Eight iconic movie soundtrack songs

For some movies, the soundtrack is more iconic than the film itself! Here are some songs that are permanently associated with their feature film. 

“Moon River” – Breakfast at Tiffany’s, 1961 

Henry Mancini and Johnny Mercer composed this song for Audrey Hepburn to sing in “Breakfast at Tiffany’s”. A Paramount producer suggested cutting the song – and Hepburn famously said they could cut it “over my dead body”. The song cleaned up during awards season, winning a 1961 Academy Award for Best Original song and the 1962 GRAMMY award for Record of the Year and Song of the Year. 


“Mrs Robinson” – The Graduate, 1967

Simon & Garfunkel wrote “Mrs. Robinson” specifically for The Graduate. It became the first rock song to win “Record of the Year” at the 1969 GRAMMYs. 


“Live and Let Die” – Live and Let Die, 1973 

The film producers of this 1973 James Bond flick tapped Paul McCartney to write the movie’s theme song. McCartney worked with his wife, Linda, and former Beatles producer George Martin on the song, recording it with his band Wings. It has been famously covered by Guns ‘n Roses. 

“Stayin’ Alive” –
Saturday Night Fever, 1977 

The Bee Gees were asked to record some songs for the Saturday Night Fever soundtrack before the film had a name, or even a script. The band penned the track over a couple of days at a French recording studio. Though the song is a disco bop, the lyrics are pretty dark and deal with the subject of surviving on the streets of New York. 

“Don’t You (Forget About Me) –
The Breakfast Club, 1985

“Don’t You (Forget About Me)” was a huge hit for The Breakfast Club’s soundtrack and for the band that recorded it, Scotland’s Simple Minds. Simple Minds didn’t write the track however – it was written by Breakfast Club producer Keith Forsey and guitarist Steve Schiff. The band originally turned the song down – along with Billy Idol, Corey Hart, and The Fixx. The band recorded it following persuasion by the label and Chrissy Hynde, who was married to the band’s lead singer at the time.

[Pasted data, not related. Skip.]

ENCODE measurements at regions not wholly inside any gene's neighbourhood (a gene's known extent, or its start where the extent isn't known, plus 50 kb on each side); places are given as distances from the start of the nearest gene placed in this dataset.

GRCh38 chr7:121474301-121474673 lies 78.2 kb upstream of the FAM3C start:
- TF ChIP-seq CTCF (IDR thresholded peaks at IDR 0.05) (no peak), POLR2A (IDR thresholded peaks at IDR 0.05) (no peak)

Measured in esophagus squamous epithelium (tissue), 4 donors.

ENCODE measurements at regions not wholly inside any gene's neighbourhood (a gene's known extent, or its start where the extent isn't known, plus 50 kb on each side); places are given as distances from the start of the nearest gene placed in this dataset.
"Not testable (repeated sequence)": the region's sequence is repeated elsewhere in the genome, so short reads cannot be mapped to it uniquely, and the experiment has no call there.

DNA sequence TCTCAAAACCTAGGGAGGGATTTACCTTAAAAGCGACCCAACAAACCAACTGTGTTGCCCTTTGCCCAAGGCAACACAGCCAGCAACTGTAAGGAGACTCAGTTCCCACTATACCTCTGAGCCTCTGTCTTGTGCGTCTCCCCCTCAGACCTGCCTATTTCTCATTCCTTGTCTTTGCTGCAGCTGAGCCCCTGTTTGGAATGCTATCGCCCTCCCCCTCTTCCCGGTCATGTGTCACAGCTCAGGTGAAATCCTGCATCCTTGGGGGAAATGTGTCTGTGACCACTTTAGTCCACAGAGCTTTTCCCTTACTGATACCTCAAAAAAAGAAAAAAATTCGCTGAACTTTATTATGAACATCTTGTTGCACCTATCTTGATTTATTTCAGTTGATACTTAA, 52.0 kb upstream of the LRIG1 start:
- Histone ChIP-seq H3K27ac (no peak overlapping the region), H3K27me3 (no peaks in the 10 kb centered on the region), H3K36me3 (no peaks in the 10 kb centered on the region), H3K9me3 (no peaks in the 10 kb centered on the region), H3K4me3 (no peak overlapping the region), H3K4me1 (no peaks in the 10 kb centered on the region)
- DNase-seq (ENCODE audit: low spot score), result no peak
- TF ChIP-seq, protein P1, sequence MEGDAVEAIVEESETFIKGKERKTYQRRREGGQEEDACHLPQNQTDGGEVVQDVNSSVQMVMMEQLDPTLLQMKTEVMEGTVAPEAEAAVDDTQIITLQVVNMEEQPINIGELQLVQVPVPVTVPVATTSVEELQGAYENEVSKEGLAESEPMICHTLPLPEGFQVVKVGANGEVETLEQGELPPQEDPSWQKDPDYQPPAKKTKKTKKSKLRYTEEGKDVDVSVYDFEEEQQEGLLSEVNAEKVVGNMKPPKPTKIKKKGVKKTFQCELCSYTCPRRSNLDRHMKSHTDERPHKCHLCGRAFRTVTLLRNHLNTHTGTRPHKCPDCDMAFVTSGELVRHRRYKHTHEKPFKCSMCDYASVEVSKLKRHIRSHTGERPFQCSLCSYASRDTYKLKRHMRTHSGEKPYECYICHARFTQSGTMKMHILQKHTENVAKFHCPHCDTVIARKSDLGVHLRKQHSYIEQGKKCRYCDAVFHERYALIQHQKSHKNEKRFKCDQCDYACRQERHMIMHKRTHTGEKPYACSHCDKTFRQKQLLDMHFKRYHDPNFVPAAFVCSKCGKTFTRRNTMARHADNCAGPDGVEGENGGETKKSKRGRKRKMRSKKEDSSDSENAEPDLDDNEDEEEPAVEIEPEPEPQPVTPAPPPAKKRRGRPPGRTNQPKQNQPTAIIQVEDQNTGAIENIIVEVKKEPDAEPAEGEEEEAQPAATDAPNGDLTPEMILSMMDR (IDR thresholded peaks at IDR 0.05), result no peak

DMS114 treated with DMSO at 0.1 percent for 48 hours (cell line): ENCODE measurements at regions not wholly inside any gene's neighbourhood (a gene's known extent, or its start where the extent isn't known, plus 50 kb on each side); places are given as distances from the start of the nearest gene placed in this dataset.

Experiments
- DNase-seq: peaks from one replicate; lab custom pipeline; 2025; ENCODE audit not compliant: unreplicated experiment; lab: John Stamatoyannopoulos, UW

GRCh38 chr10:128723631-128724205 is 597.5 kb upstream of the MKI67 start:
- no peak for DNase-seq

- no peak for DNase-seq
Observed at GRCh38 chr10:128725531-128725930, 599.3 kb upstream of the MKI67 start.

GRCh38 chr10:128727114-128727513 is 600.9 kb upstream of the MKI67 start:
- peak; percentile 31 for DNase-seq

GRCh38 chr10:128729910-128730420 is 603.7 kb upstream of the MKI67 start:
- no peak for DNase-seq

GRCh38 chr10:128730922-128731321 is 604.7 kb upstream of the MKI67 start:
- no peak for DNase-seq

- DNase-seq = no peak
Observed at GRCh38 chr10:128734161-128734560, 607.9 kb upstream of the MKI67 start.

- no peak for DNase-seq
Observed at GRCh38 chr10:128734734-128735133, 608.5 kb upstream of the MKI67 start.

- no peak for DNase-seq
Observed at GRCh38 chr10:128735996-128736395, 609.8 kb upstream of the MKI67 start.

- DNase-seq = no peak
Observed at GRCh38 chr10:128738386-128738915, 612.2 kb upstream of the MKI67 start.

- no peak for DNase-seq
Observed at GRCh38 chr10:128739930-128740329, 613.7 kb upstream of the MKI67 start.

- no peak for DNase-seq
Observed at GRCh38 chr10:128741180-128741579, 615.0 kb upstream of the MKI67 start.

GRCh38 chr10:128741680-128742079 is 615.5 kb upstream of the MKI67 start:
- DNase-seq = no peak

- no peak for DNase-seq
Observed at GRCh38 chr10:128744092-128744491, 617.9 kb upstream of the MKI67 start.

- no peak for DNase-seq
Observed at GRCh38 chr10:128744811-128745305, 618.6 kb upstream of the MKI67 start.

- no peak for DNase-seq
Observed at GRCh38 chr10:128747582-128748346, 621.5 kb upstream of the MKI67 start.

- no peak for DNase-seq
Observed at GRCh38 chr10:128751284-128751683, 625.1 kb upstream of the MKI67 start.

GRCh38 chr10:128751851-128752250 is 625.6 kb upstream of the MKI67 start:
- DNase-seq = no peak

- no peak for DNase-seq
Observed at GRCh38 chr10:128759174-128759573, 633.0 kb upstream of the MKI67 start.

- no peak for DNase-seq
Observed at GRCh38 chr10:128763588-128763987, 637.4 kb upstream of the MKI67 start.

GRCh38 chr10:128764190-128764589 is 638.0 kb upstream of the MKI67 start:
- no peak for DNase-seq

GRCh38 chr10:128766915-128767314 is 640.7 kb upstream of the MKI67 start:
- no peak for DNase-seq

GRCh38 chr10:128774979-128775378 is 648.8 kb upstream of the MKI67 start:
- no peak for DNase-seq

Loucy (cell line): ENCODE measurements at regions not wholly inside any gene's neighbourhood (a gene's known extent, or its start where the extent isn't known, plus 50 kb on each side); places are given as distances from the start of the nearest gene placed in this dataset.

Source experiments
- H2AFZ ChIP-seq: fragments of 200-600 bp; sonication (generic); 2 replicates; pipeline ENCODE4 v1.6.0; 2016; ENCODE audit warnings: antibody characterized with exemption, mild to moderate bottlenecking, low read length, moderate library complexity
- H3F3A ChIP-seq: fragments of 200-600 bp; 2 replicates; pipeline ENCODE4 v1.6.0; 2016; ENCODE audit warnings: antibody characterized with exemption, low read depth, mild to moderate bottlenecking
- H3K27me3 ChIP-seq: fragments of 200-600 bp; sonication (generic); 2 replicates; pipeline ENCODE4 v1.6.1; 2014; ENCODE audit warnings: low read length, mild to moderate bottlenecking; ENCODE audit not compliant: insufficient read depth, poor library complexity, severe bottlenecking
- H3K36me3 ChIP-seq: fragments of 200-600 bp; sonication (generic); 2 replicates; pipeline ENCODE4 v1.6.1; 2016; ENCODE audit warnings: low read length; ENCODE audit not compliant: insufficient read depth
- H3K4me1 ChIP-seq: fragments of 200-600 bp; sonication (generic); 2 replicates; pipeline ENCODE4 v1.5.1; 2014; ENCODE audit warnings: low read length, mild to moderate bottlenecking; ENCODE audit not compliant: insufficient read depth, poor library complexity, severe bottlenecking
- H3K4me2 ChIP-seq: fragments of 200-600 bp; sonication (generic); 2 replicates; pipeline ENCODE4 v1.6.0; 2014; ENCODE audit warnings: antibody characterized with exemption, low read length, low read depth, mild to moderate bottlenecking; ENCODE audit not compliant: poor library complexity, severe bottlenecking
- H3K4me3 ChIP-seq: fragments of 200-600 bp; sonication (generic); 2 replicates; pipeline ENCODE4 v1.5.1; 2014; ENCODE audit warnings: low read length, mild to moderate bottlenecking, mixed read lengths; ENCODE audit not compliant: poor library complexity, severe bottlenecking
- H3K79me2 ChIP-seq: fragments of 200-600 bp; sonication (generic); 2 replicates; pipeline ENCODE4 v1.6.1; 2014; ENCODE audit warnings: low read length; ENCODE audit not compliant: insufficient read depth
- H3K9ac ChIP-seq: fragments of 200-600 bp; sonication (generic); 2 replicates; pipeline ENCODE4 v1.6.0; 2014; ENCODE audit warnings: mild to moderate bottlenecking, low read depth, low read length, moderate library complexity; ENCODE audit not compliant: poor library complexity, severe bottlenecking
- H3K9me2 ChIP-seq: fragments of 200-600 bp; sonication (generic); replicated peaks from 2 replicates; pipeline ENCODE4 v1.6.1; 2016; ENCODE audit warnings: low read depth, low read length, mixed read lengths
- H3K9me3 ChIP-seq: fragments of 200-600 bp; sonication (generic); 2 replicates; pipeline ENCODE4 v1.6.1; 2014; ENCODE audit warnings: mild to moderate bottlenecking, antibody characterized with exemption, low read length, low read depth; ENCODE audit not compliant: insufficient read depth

“La Bamba” –
La Bamba, 1987

Most bands put their own spin on cover songs. However, for this 1987 biography of Chicano rock and roll star Ritchie Valens (who was tragically killed at only 17 in the plane crash that also killed Buddy Holly and The Big Bopper) Los Lobos kept their version faithful to Valens’ 1958 version. Valens had adapted a Mexican folk song from the state of Veracruz in his version of “La Bamba”. 


“My Heart Will Go On” – Titanic, 1997

Composer James Horner came up with the melody of “My Heart Will Go On” for the film’s score, and had the idea of developing it into a song. Director James Cameron initially resisted the idea of having a pop song in the film’s soundtrack, but changed his mind after hearing the song’s demo. It was recorded by Canadian singer Celine Dion and became her signature song – it’s the second best-selling physical single by a woman of all time. 

“Shallow” – A Star is Born, 2018 

“Star is Born” star Lady Gaga wrote the film’s signature song along with Andrew Wyatt, Anthony Rossomando and Mark Ronson. The track is one of the world’s best-selling singles of all time, and it won numerous awards, including the Academy Award for Best Original Song. 


What do you think is the most iconic soundtrack song of all time? Let us know in the comments! 


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